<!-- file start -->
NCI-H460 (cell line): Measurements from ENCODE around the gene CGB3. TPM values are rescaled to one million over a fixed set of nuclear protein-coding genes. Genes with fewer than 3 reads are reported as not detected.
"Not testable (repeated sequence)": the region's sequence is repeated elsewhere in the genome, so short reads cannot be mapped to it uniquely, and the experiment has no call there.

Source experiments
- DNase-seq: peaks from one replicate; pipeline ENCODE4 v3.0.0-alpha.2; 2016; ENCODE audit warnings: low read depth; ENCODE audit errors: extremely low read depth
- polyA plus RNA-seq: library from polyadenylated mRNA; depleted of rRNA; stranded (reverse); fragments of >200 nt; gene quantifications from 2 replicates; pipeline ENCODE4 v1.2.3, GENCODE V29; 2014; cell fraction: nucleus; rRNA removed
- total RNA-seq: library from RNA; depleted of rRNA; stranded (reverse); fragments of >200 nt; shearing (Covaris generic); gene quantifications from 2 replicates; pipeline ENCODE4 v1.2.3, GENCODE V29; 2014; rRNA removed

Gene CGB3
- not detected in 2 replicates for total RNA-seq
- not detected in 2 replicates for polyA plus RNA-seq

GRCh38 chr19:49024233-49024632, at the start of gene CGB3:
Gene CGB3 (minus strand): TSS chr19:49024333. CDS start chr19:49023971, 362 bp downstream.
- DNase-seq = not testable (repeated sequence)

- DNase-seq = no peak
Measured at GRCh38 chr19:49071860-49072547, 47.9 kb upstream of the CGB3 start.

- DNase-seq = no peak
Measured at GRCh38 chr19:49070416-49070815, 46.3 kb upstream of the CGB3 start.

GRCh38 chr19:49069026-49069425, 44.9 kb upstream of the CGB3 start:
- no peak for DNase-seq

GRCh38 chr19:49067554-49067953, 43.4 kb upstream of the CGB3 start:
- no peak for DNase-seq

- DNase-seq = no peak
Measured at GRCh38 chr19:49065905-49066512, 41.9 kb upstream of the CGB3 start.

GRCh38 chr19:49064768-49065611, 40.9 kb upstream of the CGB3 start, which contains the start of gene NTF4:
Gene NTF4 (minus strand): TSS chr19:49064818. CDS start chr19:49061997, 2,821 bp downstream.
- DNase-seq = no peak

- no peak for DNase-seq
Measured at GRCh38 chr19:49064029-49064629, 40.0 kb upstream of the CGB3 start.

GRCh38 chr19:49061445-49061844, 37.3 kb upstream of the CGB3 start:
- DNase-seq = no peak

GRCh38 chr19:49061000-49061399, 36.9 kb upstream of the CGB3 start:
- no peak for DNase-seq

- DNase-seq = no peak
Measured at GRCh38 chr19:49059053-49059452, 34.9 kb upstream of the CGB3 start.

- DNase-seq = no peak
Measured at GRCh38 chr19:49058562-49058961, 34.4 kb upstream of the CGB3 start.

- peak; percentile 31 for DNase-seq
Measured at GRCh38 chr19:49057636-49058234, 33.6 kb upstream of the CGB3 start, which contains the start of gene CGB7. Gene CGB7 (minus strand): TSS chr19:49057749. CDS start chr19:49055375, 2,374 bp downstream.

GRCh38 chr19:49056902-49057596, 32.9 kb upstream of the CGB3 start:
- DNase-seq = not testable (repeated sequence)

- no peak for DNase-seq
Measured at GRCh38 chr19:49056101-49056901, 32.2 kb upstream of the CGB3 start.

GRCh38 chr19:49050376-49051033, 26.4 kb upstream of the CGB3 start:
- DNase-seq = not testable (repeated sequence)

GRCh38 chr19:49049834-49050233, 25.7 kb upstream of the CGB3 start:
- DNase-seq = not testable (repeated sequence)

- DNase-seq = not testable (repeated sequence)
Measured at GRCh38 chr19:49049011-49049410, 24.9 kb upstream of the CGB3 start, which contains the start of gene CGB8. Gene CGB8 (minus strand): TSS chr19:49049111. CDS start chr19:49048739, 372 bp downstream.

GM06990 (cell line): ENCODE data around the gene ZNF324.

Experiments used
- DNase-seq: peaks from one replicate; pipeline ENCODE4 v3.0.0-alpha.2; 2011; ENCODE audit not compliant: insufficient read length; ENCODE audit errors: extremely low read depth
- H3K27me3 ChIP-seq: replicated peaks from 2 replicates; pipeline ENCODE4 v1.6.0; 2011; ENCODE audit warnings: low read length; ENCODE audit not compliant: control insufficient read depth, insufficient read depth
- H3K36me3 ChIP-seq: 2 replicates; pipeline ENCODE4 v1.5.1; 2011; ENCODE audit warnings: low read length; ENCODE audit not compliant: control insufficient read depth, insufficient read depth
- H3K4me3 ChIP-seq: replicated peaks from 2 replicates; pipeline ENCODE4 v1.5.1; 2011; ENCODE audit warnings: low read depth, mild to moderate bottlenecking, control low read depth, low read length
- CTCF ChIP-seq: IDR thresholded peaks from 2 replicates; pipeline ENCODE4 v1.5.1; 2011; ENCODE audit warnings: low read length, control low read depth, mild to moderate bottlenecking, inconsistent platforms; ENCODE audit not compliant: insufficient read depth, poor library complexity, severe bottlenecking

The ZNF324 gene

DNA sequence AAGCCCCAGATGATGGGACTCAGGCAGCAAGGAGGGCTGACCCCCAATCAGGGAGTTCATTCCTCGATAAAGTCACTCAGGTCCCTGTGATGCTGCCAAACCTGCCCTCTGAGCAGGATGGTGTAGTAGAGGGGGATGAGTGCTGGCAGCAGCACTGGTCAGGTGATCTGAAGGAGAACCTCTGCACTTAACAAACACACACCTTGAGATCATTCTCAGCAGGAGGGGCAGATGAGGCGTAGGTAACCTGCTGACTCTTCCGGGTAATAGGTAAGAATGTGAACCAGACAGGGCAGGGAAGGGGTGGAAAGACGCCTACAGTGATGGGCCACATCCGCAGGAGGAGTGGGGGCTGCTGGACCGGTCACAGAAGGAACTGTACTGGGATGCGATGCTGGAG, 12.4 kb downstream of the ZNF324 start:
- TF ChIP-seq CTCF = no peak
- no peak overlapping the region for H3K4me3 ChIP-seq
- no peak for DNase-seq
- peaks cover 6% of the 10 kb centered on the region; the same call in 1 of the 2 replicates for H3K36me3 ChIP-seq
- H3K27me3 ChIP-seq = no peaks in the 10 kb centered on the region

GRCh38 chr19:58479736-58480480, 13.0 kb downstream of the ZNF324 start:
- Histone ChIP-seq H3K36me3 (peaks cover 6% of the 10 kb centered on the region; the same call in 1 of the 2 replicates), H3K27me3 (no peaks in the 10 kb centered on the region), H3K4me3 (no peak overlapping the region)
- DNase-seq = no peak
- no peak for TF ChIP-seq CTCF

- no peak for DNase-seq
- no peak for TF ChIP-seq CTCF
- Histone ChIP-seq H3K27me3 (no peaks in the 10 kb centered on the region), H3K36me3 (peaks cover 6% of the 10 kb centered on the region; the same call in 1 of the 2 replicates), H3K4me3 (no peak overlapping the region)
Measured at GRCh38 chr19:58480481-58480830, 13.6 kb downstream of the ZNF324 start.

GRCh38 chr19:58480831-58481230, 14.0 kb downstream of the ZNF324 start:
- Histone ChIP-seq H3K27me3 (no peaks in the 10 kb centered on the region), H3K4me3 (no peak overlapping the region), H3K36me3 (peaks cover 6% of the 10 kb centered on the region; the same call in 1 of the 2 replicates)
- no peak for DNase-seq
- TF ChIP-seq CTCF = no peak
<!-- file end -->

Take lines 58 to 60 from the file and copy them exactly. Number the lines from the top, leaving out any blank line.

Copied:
- no peak overlapping the region for H3K4me3 ChIP-seq
- no peak for DNase-seq
- peaks cover 6% of the 10 kb centered on the region; the same call in 1 of the 2 replicates for H3K36me3 ChIP-seq